Author: Stephen King

There are certain things everyone “knows” about Carrie White: She’s fat and pimply and doesn’t take care of herself. She’s spacey and odd when you do try to talk to her. Her mom’s a hyper-religious nutcase. Carrie’s the obvious victim for everyone’s bullying. But there are things no one knows about her–or if they ever did know, they’ve buried that knowledge deep: Somewhere underneath the surface, Carrie White is a strong person, one who will only take so much. And she’s got an amazing power that’s rarely even heard of. One day, the kids at her school will push her too far, and the resulting reaction will be unimaginable. . . .

Having read two of Stephen King’s books now, I truly get the impression that he is generally misrepresented. I get that Carrie is horror, in a sense–at least in the latter half of the book. But it’s more that just that. It’s a deep psychological study of how bullying, stress, and extreme parental situations affect the psyche of a growing child, especially when going through other extreme changes such as puberty. And King deals with all of this exceptionally. I admit that, had I read this a few years ago, I probably would have been appalled on numerous levels, by the open brutality, the graphic descriptions of first menstruation, etc., but I think for a mature reader, this is necessary setup for what comes later. I love the way King describes part of the story directly and parts as excerpts from various papers and books, all told in alternating voices; it gives the story a more complete perspective and keeps things (even more) interesting. Not that it needs the boost–it’s intense all the way through, even before the inferno begins! My one personal complaint is that there are no chapter breaks, only a separation between the two halves of this around-300-page book; this kept me drawn into the story as there was never a break, but I needed to get up and do stuff, and this made it difficult. Truly though, for a mature reader (may I emphasize that) who enjoys horror/thrillers but wants a bit more complex and developed story, Carrie is an excellent option.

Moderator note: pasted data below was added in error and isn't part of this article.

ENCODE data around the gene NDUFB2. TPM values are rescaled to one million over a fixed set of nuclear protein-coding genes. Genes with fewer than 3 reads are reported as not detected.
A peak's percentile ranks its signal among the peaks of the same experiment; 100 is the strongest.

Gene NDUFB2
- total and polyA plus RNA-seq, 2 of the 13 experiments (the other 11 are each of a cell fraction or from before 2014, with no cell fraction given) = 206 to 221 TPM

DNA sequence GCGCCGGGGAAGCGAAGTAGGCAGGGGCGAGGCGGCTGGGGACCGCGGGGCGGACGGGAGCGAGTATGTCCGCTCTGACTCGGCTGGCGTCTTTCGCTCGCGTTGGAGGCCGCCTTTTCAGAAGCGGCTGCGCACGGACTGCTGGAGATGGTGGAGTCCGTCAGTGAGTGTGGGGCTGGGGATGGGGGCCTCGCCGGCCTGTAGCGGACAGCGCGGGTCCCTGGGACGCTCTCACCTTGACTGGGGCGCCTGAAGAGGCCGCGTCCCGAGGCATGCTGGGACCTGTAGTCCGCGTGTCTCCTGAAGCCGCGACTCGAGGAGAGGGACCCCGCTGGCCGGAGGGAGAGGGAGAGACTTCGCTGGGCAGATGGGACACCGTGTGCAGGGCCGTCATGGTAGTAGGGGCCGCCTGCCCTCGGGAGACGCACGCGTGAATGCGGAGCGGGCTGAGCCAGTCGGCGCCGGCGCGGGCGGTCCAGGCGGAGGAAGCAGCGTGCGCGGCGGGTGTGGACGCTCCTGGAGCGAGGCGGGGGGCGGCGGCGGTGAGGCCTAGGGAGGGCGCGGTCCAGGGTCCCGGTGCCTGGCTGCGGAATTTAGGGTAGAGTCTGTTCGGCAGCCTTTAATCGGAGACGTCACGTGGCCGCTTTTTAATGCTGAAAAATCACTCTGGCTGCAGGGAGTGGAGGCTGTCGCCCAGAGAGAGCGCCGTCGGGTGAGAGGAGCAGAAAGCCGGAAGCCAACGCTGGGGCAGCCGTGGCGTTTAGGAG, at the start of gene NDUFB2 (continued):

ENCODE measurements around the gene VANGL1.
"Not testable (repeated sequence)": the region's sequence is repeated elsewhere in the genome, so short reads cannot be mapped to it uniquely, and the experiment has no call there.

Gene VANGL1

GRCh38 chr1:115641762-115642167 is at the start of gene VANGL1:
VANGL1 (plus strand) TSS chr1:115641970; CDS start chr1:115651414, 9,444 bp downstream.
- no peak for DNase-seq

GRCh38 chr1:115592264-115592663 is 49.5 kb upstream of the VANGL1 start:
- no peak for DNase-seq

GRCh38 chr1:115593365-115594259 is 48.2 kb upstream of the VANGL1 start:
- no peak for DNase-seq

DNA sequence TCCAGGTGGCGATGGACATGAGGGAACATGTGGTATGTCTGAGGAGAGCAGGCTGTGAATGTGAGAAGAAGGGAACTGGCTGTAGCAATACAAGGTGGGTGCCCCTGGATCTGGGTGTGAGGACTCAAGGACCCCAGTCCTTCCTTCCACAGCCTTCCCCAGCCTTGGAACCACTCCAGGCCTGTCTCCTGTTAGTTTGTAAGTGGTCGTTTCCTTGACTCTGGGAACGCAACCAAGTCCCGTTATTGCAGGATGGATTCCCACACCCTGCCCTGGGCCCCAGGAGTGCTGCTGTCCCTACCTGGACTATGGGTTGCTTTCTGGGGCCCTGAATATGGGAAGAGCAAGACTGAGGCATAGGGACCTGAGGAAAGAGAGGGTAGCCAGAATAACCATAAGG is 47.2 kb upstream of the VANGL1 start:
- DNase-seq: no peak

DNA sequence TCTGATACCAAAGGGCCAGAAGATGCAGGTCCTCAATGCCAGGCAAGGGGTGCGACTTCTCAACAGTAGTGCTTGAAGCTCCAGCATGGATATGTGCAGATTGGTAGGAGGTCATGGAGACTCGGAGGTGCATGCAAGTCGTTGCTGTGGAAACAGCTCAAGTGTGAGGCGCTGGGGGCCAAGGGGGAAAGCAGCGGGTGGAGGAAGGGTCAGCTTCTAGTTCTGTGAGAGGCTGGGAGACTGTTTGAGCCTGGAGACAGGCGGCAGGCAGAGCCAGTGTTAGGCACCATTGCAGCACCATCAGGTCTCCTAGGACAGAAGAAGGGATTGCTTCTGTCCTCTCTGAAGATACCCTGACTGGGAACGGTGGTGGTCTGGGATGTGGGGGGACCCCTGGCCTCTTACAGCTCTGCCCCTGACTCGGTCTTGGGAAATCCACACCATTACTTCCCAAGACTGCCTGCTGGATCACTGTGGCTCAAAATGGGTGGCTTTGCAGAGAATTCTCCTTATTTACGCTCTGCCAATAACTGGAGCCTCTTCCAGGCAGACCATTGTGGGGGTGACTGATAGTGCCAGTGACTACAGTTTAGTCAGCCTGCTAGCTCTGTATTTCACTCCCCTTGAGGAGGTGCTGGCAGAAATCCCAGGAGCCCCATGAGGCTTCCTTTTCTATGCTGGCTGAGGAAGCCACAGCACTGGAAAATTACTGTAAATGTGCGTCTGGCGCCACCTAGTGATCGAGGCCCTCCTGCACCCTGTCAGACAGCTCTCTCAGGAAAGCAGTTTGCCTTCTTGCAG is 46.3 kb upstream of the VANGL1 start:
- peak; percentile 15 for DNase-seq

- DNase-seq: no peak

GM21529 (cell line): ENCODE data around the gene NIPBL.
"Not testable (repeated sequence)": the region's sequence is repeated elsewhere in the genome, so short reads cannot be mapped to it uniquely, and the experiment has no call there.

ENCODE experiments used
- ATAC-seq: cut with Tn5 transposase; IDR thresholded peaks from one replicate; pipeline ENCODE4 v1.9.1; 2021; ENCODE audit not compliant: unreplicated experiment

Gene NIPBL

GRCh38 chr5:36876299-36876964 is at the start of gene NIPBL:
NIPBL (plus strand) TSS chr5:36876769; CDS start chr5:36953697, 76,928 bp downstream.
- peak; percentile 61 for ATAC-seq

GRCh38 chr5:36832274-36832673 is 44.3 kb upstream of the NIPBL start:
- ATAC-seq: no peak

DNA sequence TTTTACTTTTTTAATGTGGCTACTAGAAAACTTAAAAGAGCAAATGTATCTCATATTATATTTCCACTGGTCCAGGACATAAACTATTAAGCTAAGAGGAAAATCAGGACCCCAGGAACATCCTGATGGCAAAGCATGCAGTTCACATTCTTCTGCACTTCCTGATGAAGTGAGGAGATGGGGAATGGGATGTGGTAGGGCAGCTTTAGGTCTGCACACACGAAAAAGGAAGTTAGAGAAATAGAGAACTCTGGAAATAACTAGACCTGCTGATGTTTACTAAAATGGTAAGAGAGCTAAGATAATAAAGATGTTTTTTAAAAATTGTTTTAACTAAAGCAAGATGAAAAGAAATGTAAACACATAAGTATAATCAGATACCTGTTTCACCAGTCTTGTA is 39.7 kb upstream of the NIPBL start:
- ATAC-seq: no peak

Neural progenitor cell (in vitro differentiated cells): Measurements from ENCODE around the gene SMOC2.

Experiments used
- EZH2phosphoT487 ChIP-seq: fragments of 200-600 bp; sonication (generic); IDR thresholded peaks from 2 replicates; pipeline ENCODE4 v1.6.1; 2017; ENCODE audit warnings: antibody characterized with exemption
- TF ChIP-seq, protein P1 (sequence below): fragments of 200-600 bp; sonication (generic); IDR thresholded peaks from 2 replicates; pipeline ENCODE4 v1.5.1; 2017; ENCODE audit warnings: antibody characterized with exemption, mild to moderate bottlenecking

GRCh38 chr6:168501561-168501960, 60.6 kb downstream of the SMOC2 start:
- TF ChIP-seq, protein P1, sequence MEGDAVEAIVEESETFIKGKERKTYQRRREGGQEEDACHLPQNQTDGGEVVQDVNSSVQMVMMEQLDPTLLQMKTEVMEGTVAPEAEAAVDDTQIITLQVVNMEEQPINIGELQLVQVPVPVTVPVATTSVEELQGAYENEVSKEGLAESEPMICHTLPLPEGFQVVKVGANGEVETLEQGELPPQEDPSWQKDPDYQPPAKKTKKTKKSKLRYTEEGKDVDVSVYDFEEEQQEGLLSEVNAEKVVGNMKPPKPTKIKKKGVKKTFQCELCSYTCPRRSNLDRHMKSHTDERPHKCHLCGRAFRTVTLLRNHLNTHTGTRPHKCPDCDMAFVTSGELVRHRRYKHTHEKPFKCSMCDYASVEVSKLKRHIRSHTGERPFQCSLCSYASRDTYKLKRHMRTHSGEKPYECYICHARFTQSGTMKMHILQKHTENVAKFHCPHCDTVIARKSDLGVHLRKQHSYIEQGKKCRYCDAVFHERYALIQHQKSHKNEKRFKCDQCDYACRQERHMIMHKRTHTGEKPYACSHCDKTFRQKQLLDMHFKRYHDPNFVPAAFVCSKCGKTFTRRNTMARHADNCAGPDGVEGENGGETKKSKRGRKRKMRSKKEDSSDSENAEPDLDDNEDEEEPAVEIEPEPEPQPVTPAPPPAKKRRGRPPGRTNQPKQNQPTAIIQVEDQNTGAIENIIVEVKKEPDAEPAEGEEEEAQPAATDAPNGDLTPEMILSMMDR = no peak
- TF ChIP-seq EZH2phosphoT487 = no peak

Filed under Book Review

2 responses to “Carrie

  1. Pingback: Let the Right One In | honyasbookshelf

  2. Pingback: Fuzzy Mud | honyasbookshelf

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